The Marketer Behind AVEC on Which Omnichannel Strategies Work (And Which Don't)

We caught up with Marketing Lead Major Carr to dish on going omnichannel, TikTok Shop, and must-haves for a brand's sales team.


The consumer landscape looks pretty different than it did just a few years ago, pushing so many DTC native brands to switch up their growth & acquisition strategies. In this new miniseries, we pick the brains of the founders, marketers, and operators behind brands navigating the shift. Today: AVEC's Brand & Marketing Lead, Major Carr, on what's working to scale their beverage brand-- and what isn't.

What are some of the biggest hills you’ve had to climb in the last year or so as a marketer? What’s the dream state for AVEC in 2024?

Balancing the budget to support both our growing online channels, as well as shopper and trade marketing programs, as well as making better products, as well as... the list goes on and on. Being really decisive on what we spend and what should be prioritized will always be one of our biggest hurdles— especially given the current fundraising environment CPG is facing. The dream state for AVEC is doubling down only a handful of tactics that we know from experience work for us, and enable effective and efficient spend.

How have the DTC and omnichannel landscape changed for AVEC in the last year or two? Are you feeling bullish, and on which channels?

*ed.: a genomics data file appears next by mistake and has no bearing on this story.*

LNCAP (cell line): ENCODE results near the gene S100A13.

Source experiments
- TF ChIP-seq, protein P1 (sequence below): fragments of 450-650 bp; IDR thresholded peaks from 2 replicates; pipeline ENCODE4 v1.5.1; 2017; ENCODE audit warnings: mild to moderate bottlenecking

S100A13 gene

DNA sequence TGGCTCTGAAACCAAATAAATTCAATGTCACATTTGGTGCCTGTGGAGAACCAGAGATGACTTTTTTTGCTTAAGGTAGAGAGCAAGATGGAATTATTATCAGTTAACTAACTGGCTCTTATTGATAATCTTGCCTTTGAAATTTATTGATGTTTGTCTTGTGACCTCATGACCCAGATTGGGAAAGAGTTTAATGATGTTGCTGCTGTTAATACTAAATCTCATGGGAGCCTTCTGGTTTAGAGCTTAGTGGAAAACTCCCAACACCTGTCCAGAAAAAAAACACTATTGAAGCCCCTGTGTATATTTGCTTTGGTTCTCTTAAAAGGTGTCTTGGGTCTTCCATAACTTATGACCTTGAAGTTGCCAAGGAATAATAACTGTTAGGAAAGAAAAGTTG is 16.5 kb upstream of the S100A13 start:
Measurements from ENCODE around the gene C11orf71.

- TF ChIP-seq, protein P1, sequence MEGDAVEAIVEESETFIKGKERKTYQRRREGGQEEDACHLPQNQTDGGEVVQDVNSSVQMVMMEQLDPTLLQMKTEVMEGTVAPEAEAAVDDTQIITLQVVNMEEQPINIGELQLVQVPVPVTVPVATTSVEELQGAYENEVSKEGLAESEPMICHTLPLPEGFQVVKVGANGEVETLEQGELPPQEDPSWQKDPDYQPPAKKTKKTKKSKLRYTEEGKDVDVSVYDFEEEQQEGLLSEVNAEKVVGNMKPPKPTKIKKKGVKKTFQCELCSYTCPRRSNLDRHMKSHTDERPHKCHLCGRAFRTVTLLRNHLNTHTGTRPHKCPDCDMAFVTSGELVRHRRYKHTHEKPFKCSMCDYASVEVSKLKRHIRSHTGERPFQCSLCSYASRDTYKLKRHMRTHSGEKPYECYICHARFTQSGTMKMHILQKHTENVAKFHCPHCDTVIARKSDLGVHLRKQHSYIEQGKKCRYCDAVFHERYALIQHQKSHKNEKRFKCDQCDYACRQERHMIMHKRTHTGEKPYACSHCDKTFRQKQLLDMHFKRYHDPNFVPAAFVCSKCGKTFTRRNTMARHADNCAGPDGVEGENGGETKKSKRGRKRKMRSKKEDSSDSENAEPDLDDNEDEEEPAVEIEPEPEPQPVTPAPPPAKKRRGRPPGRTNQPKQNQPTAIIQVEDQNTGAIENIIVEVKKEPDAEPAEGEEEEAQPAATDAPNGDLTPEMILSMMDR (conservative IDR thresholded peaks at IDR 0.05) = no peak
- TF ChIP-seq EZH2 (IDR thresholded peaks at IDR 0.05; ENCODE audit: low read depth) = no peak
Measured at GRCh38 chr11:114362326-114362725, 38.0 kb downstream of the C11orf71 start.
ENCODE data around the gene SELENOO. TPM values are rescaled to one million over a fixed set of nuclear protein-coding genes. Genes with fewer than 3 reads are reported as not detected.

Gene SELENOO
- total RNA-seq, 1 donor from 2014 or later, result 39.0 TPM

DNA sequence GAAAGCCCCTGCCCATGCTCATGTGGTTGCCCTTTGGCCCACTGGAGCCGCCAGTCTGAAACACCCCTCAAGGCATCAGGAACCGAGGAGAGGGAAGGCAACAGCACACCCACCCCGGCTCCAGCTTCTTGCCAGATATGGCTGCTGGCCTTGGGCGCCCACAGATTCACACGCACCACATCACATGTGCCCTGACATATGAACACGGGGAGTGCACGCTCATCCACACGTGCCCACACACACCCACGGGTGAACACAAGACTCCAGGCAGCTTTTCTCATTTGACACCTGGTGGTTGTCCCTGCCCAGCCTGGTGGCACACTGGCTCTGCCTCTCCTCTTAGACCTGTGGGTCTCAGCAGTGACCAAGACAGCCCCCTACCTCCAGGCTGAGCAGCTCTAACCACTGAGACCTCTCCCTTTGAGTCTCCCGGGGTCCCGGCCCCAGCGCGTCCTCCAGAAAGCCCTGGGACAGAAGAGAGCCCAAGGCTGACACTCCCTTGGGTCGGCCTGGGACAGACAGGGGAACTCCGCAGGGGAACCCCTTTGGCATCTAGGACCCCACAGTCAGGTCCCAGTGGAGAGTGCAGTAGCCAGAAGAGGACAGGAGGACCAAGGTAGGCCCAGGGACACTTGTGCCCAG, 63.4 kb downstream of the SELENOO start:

The DTC landscape, in my opinion, has become quite grim, frankly. DTC is great for our awareness and brand-building, as anyone anywhere can buy AVEC. Plus we can connect with customers at a deeper level than at retail. However, rising acquisition costs, shipping costs, and the growing dominance of Amazon have really presented some hurdles to the success of DTC.

How have you approached “sampling” in the past? Has it changed?

I have spent a lot of time and effort over the years planning samplings at retailers, sourcing and organizing field marketers to support our efforts, and Amazon-ordering sample kits to people across the country. We believed (and were told time and time again) that our beverage brand needed to be in-store sampling like every other beverage brand. But honestly? We often did not see a positive ROI on most samplings. Our product comes in 4-packs, and is typically on the dry shelf. We are meant for a specific occasion, not on-the-go drinking. Agencies and freelance field marketers can cost upwards of $225 a demo! So, we have ended the majority of our in-store demoing and instead focus on rebate programs to offer incentives to trial our brand to targeted customers.

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What are some of the biggest hurdles driving sell-through in stores? Where do things get stuck? What tactics or tools actually work?

My very not-sexy take on driving sell-through in stores is: make sure your basic foundations are covered. Is your product in stock? Is your product visible? Does your product have price tags? I feel like many brands try to get smart on driving velocity before doing the basics of checking in at the store level, a merchandising level. Promos and influencer campaigns only go so far if the customers literally cannot reach the product in-store. This is especially true with brands entering retail for the first time, because you're typically entering via independent stores who may not have the most buttoned-up processes like a massive chain when it comes to loading in new products, etc.